Sharon and I sat in the airport waiting several hours for our flight home and we were already exhausted from witnessing a wedding.
We were among several elders at the wedding where it was our sacred duty to observe and to approve what we had seen.
What we witnessed proved that this new married couple had passed with flying colors, especially the bride, of course. But that’s no surprise. Brides are much better at such ceremonies because they were born beautiful.
None of the males in our family have ever been accused of being beautiful. Let’s face it, gentlemen, we are at a disadvantage during a wedding. The preacher’s blatant mission is to keep the spotlight on the bride, and you can forget any chance you will have to dazzle anyone.
If the whole show turns her into a dazzling flower of a person — a queen, a star, a human jewel — you know the best you can do is to serve as her drab backdrop.
Even if you harbor some laughable delusion that you could be as beautiful as she is, you have no idea how much you are handicapped by the way that woman surpasses you. She is the glimmering Northern lights, and we males are mangy goats.
After all, she is the wedding star and you are an extra. If you have any doubts about that, look at her other extras, the bridesmaids. They are wearing dresses almost as attractive as the bride’s, but they are not totally as beautiful as she is. Nobody but the bride is permitted that much beauty. I certainly wasn’t given any such opportunity.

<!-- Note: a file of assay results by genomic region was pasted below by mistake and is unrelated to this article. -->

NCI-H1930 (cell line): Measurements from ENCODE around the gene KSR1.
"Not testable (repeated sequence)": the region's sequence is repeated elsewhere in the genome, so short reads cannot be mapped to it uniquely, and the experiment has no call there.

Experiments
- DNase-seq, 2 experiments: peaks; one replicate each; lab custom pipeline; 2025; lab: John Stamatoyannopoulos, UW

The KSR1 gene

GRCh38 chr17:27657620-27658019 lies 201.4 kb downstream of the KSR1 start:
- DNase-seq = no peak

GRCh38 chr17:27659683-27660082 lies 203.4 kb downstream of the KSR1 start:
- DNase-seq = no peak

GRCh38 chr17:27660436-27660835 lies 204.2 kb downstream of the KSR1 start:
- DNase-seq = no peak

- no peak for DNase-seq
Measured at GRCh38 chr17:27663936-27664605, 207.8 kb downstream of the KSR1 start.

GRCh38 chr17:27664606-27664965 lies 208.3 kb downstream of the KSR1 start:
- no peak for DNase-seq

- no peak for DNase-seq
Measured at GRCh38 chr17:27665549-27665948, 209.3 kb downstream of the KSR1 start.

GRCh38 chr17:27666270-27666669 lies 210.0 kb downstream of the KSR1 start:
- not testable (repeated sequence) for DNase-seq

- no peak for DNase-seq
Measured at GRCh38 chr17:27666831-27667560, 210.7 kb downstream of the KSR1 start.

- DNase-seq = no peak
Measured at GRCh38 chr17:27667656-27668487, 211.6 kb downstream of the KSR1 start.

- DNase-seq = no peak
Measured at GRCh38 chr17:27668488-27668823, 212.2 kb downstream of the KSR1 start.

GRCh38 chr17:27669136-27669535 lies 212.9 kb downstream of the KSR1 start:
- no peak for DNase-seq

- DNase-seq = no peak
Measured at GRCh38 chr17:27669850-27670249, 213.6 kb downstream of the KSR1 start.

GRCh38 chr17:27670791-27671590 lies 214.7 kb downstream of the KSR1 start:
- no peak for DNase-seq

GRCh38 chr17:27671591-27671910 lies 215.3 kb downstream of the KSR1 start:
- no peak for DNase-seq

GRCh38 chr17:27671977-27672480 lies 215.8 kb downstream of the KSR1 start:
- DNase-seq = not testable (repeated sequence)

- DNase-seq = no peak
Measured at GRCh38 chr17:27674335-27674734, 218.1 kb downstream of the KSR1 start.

So what do you and your groomsmen wear?
She and her mother fib to you and tell you how great you will look in a tuxedo. You buy into that, of course, because you’re smitten with the bride and will wear whatever you’re told to wear.
By comparison, you and your male team of yokels are dressed in tuxedos — a dreary black suit. A tuxedo is about 80 years out of date and looks like something that was made for an emperor penguin.
Don’t even try to interfere with wedding details. You have no right or ability to override the opinion of a determined mother of the bride. And if you stupidly try, be afraid. Be very afraid. A wedding is not a democracy.
After something as exhausting as witnessing a wedding, Sharon (my eternally beautiful bride) and I sat in that airport waiting room having agreed the bride won the beauty contest that men in drab penguin suits could never equal.
Having done our duty that day as geriatric judges of the wedding, we turned toward other lives not quite so real. We both had e-books and soon forgot where we were. We buried ourselves in reading and thus in imaginary lives of fictional men and women who had looked into each other’s eyes across a crowded room
When you’re waiting for a plane or a train or watching a Seahawks game or just dozing off after another family wedding, you sit there having two choices — read a book or start snoring. We chose books.
Suddenly, a middle-aged woman with a smug voice was nearly shouting into her cell phone, mentioning how clever she was about something.
That drowned out our reading.
Next a man, who seemed to be a salesman, began bellowing into his cellphone. And neither the loud woman nor the loud man was as beautiful as I was at my wedding to Sharon.
But there is nothing beautiful about the angry crusade I will now be leading to bring back soundproof phone booths in public places.
Contact Bill Hall at firstname.lastname@example.org or at 1012 Prospect Ave., Lewiston, ID 83501.